For example if you are resident of Ontario and earn less than $40,120, you have the lowest marginal tax rate. If you invest in a RRSP, at retirement (if the tax system remains the same), you will be taxed at the same marginal rate even if your retirement income is less and you will be taxed more if you take more at retirement than if you had spent the money. So the outcome is either a draw or a loss. For the high income earner at the highest marginal tax rate, his options are quite more flexible. He can take the same level of income to sustain the same lifestyle and he loses nothing since the marginal tax rate will be the same as if he had spent the money. Or he can engage in creative tax planning and lower his reported income and suddenly he wins because the money is taxed at a lower marginal rate than if it had been spent. So the outcome for the high income earner is either a draw or a win.


So how does this plays out in real life? Well let’s assume the low income earner dies (low income earners do die after all). If the RRSP funds cannot be rolled over into another RRSP, the value of the RRSP must be taken in income pushing the low income earner into the highest marginal tax rate. So here we have the little person, the poor person who has struggled to save money in his RRSP while earning $25,000 benefiting only of the lowest tax refund from the lowest marginal tax rate and he will be taxed like he has been earning over $100,000+ all of his life. What if suddenly he becomes disabled and need a large lump sum of money? Why should he be taxed at high marginal rate? Is this fair? Who is speaking for him? This is simply theft.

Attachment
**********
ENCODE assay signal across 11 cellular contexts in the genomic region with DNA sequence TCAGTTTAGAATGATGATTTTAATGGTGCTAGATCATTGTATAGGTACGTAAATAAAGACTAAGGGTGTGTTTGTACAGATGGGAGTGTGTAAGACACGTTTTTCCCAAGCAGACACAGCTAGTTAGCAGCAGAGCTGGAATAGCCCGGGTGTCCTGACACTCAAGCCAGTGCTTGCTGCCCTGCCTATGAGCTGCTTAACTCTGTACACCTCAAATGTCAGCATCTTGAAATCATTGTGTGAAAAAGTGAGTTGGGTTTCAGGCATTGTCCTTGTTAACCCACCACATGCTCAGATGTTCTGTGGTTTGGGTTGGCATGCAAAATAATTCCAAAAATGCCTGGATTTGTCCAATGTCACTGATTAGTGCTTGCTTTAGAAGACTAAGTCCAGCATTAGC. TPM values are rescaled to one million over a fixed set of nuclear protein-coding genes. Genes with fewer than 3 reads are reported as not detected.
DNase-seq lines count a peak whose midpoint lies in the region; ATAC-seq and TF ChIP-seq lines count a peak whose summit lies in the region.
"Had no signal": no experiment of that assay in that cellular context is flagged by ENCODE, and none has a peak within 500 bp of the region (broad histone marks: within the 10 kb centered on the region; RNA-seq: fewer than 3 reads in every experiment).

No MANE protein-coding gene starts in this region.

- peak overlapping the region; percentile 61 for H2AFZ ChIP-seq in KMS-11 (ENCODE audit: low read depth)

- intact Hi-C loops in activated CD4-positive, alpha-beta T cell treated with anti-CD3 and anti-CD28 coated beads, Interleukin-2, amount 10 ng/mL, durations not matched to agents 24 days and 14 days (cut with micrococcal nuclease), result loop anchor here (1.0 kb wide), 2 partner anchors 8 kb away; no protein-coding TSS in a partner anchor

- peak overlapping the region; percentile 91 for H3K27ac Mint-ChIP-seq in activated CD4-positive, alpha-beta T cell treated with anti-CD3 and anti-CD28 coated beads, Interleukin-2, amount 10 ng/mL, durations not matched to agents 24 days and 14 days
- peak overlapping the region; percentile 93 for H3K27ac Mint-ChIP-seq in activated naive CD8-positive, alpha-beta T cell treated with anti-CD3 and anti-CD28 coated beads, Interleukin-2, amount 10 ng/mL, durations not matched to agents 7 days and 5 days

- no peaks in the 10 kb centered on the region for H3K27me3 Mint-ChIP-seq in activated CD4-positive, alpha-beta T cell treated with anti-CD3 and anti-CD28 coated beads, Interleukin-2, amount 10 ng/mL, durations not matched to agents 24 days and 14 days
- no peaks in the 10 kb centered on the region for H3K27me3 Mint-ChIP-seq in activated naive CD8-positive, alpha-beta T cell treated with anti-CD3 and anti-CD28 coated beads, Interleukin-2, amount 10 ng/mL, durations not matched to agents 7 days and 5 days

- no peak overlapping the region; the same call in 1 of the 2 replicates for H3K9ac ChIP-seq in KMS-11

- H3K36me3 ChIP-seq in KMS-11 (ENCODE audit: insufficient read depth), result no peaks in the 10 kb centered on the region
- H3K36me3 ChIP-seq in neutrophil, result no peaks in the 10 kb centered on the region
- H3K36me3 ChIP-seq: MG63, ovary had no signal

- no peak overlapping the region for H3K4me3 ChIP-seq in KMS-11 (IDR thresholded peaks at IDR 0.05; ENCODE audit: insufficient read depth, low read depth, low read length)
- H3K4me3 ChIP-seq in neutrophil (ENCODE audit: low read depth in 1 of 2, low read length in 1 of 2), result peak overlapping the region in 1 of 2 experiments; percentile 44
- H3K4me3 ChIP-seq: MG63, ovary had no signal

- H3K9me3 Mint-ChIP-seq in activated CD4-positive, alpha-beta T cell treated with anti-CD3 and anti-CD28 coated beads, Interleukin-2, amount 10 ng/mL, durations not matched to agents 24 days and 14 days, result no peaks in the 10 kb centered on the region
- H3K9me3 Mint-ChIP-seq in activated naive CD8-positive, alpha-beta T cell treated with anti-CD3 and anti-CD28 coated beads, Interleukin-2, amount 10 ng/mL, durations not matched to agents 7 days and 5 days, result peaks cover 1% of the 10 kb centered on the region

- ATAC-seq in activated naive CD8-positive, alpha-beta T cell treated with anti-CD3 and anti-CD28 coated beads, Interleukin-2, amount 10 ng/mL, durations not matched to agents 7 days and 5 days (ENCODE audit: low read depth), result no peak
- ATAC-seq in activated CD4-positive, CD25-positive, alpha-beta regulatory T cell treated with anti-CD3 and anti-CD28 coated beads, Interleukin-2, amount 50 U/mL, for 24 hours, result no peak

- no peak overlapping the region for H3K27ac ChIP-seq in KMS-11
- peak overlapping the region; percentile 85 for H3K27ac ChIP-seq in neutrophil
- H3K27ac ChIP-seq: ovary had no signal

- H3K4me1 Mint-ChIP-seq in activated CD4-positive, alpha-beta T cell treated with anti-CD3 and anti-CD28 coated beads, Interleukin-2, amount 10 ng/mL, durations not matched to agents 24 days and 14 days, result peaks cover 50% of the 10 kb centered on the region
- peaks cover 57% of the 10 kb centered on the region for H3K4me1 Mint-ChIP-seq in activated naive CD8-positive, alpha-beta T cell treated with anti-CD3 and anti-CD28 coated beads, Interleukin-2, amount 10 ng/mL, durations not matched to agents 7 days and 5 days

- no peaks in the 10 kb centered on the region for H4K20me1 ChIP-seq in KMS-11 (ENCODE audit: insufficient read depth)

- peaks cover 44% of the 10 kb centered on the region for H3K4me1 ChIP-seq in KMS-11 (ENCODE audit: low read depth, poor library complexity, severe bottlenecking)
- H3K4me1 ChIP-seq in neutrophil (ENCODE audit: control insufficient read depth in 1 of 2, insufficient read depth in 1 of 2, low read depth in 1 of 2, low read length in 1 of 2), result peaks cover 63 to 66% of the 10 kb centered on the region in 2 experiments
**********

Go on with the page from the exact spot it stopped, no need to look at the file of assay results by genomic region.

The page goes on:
3. Taxation of life expectancy: In our article, we reviewed changes to the taxation of prescribed annuities which will have a tremendous impact on old seniors who will be on guaranteed income. The article:


We were very disappointed by the response of financial advisors and other industry participants to our concerns about the unfairness of this increase in taxation. We wish that financial advisors be as vocals regarding updating tax laws in regards to their wealthy clients who participate in tax avoidance. An additional concern to the taxation of life expectancy is what happens when the difference in life expectancy between the rich and the poor is increasing. We make the hypothesis that the poor is subsidizing the rich; lowering their taxation by reducing the overall life expectancy of the general population.


Let’s demonstrate this by making some assumptions. Studies have revealed and demonstrated that there is a 5 years difference between life expectancy of the rich and the poor for age 80 (while we use a simplistic scenario, the logic still holds)


Life Expectancy
—————1971 table——2002 table——real life expectancy

Taxable income to be reported
—————(1971)Tax paid—(2002)Tax paid—(real) Tax


Currently prescribed annuities are taxed using 1971 mortality table whether you are rich or not. So the income you most report is $153 (based on a $100,000 annuity, 0 guarantee, and life payment of $12,653). However life expectancy have changed as per the 2002 table so now whether you are rich or poor you will have to report an income of $2653. But if you are rich, this is still a bargain since your life expectancy is not 10 years. It is in fact 12 years (a 5 year difference with the poor). So if the poor were excluded from the life expectancy table, the rich would have to report a taxable income of $4319. So the rich are profiting from the poor health of the poor. For the poor the situation is worst. Based on 1971 table they had to report an income of $153 even if based on their real life expectancy they should have reported no income. But under the 2002 table they now have to report $2653 when really they should not be reporting any income based on their real life expectancy since the probability is that they will receive only the capital back before their death. Is that fair?